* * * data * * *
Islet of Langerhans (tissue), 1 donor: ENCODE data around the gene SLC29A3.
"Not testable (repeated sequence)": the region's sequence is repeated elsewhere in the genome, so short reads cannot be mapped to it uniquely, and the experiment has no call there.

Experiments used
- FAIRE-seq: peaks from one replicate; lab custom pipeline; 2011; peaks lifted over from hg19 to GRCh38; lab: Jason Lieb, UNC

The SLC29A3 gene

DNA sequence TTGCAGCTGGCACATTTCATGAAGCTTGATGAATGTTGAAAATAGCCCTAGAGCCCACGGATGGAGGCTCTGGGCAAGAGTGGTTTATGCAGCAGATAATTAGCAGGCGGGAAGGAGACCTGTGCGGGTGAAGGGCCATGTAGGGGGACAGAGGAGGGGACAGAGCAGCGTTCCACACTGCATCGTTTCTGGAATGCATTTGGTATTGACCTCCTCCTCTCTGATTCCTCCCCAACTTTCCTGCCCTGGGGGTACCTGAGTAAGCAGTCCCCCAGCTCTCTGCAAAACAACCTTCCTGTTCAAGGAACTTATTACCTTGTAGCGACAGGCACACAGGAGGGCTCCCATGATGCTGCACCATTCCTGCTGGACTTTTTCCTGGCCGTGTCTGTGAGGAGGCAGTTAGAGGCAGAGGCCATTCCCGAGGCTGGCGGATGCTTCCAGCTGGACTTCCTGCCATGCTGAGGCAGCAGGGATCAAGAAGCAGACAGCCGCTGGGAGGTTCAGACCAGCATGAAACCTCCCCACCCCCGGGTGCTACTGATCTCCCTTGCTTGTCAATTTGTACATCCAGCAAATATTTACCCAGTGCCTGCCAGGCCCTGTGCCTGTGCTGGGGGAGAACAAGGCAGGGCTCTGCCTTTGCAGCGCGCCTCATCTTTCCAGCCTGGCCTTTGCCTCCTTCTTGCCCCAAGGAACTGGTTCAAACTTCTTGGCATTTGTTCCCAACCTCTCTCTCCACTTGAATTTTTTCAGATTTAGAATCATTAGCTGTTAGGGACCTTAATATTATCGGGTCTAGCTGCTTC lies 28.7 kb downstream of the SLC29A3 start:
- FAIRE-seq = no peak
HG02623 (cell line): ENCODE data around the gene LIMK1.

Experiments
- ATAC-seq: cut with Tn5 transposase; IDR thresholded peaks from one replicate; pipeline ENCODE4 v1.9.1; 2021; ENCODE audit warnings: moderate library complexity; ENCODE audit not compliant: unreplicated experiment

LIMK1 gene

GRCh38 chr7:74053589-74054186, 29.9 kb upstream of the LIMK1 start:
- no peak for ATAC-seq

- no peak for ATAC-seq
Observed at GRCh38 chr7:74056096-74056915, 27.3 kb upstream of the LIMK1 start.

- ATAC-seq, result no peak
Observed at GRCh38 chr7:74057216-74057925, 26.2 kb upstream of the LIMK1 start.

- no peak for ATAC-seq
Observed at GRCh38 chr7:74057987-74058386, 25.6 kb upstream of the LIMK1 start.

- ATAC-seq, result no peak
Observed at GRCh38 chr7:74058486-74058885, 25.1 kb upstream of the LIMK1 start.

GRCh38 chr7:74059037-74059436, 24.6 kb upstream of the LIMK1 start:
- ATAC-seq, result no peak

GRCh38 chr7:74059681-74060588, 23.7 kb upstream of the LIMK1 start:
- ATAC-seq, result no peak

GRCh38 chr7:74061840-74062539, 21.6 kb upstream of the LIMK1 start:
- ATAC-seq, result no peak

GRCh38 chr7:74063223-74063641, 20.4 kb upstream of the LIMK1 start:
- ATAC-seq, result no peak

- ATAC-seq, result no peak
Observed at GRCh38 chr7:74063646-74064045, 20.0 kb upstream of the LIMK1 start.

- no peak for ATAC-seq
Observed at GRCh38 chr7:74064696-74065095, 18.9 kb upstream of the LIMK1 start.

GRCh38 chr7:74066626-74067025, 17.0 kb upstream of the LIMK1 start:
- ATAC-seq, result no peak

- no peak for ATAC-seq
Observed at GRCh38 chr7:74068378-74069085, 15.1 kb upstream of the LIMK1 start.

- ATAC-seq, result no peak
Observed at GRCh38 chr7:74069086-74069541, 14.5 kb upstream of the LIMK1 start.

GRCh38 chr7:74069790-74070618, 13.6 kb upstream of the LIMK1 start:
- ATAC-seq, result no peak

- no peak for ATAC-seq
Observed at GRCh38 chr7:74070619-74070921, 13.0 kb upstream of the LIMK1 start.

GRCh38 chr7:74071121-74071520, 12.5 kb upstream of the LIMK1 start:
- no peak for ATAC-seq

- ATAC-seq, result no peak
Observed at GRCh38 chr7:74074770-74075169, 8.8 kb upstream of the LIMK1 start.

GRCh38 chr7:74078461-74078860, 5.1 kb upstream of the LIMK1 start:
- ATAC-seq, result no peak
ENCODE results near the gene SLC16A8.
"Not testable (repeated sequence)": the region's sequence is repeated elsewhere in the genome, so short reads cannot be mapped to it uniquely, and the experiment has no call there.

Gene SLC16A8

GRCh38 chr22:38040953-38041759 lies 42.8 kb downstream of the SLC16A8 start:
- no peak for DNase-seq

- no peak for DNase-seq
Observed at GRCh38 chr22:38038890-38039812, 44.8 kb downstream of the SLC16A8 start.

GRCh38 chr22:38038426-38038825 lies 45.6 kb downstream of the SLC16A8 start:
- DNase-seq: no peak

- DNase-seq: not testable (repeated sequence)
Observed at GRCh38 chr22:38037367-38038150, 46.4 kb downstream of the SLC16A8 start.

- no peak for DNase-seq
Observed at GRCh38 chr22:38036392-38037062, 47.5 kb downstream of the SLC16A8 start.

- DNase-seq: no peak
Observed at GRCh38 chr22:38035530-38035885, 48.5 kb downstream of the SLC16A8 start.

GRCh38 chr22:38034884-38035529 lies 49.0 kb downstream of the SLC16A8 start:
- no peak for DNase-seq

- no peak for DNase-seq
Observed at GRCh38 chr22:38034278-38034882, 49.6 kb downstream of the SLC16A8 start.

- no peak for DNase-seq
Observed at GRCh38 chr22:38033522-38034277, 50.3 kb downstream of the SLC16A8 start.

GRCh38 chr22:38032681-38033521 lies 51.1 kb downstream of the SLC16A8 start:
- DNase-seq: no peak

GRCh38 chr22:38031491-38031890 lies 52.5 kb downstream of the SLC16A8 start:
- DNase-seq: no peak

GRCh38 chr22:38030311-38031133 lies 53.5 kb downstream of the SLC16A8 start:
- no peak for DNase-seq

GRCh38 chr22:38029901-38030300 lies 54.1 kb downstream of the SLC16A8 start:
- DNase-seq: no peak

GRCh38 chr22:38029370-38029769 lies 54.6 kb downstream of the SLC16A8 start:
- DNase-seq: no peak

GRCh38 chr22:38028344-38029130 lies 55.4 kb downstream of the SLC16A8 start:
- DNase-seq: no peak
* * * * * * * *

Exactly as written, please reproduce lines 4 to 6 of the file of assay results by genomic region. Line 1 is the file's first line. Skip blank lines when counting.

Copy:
- FAIRE-seq: peaks from one replicate; lab custom pipeline; 2011; peaks lifted over from hg19 to GRCh38; lab: Jason Lieb, UNC

The SLC29A3 gene

DNA sequence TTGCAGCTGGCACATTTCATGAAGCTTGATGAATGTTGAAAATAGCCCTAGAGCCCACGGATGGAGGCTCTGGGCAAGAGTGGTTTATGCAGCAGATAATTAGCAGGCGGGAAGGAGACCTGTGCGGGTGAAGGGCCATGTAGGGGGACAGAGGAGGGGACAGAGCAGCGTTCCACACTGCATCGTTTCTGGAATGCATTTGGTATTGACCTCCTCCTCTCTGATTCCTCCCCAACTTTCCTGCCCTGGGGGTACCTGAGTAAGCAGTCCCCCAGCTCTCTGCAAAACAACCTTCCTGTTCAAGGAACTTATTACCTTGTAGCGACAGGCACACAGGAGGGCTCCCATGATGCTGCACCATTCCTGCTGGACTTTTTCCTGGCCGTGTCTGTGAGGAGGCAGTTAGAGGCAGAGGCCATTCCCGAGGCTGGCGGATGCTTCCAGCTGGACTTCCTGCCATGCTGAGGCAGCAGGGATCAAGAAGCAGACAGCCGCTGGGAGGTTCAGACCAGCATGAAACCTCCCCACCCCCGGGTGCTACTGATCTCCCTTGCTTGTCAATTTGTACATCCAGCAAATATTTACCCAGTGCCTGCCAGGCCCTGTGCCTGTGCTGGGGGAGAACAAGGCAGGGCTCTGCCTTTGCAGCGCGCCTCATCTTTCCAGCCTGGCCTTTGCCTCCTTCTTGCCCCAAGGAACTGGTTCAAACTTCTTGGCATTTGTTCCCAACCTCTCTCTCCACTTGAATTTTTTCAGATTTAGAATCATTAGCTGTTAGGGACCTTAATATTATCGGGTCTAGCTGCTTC lies 28.7 kb downstream of the SLC29A3 start: